Tuesday, April 29, 2008

what if andrew symonds burst into tears?

(Warning to American readers: What follows is about cricket)

As I watched the aftermath of Harbhajan Singh's infamous slap, I couldn't help but feel that the way Sreesanth's breakdown was treated says something nice about Indian culture, or at least the Indian media. If Andrew Symonds had burst into tears, mucous running down his face, when Harbhajan called him a monkey, you can bet that the Australian press would have been all over him. Crybaby! Then again, maybe he'd have seen Harbhajan get the fine/ban he deserved for racism.

Here in India, though, despite Punjab's reputation for machismo, Sreesanth has been given a carte blanche for letting his tears flow. Even though he has repeatedly acted the tough guy on the pitch, nobody has dared to suggest that the next time he gives a batsman his baleful glare, the guy will just laugh and warn him that he might get his behind paddled, or caution him lest he get overwhelmed by his emotions. You can be sure that America's sports columnists would be over the moon at the opportunity. We've already joked about it in one movie (OK-a chick flick). But it's true. There's no crying in baseball.

More significantly, though, I wonder how Harbhajan would have been punished if Sreesanth had not bawled in Yuvraj Singh's arms on national TV. What if Sreesanth had instead fumed in anger, and complained to the board (like the Australians)? Would Harbhajan have received an 11-match ban, losing 30 million rupees? I think not.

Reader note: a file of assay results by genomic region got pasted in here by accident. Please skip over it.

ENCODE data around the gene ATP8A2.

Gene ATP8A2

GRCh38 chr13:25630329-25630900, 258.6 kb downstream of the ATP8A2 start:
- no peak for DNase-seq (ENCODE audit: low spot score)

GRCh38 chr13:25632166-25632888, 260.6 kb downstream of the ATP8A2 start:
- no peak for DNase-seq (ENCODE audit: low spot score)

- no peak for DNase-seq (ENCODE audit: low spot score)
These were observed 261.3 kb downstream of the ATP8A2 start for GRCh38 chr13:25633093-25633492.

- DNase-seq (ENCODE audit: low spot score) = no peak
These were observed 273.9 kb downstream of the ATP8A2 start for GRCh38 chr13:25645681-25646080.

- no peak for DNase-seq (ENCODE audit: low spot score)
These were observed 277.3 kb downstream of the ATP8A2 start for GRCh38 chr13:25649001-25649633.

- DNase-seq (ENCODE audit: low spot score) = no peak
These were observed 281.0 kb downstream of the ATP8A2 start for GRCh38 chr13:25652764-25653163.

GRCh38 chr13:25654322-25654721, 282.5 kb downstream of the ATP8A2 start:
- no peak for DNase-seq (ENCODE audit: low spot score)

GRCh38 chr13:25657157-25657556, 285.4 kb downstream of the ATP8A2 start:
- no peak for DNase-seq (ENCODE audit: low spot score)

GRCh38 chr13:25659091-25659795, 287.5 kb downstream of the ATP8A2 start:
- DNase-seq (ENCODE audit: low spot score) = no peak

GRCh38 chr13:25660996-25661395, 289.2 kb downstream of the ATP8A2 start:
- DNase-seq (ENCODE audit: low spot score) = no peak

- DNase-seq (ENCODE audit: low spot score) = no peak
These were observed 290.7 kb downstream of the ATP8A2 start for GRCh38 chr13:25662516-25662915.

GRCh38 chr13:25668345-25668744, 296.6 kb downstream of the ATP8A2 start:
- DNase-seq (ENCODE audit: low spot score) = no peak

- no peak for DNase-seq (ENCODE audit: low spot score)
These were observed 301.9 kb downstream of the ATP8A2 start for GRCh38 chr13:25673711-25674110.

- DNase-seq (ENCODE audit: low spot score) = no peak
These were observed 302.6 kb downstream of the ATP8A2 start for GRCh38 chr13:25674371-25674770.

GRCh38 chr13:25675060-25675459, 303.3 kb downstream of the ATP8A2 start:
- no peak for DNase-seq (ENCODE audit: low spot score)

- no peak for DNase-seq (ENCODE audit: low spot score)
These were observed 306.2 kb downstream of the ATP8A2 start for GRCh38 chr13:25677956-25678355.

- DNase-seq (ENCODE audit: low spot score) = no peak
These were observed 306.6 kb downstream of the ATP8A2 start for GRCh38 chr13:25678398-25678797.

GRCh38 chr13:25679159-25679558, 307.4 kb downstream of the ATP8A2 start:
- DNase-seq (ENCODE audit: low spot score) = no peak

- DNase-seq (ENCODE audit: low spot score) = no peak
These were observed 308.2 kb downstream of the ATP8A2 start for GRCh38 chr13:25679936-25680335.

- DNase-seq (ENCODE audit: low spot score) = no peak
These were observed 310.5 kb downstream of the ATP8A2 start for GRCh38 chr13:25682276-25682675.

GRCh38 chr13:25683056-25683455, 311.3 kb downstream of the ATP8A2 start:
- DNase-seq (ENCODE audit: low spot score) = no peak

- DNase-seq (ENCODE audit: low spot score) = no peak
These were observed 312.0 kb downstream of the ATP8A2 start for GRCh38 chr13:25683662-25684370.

The punishment needs to fit the crime. A little slap is certainly wrong--we can't condone violence--but 4 matches / 1 crore would have been more than sufficient to send that message. I think what is happening here is that the board is making up for its failure to punish Harbhajan for his much more serious offense--the racial slur he busted out in Australia. At that time, they blew with the prevailing wind rather than take a tough decision and send a clear message to the players. And now, no surprise, they're doing the same thing.

The only stunning thing was that India sided with the sensitive southie, instead of the tough guy from the north who did what any Bollywood hero would do and everybody is always talking about.... Delivered "one tight slap" to a guy who (frankly) has been asking for it since he first stepped on the pitch.

1 comment:

Ugich Konitari said...

The BCCI behaves in extremes , just like the participants in the Slap episode. Financial penalties and bans wont help. Both the guys need to be taken to a counsellor. Maybe along with the BCCI.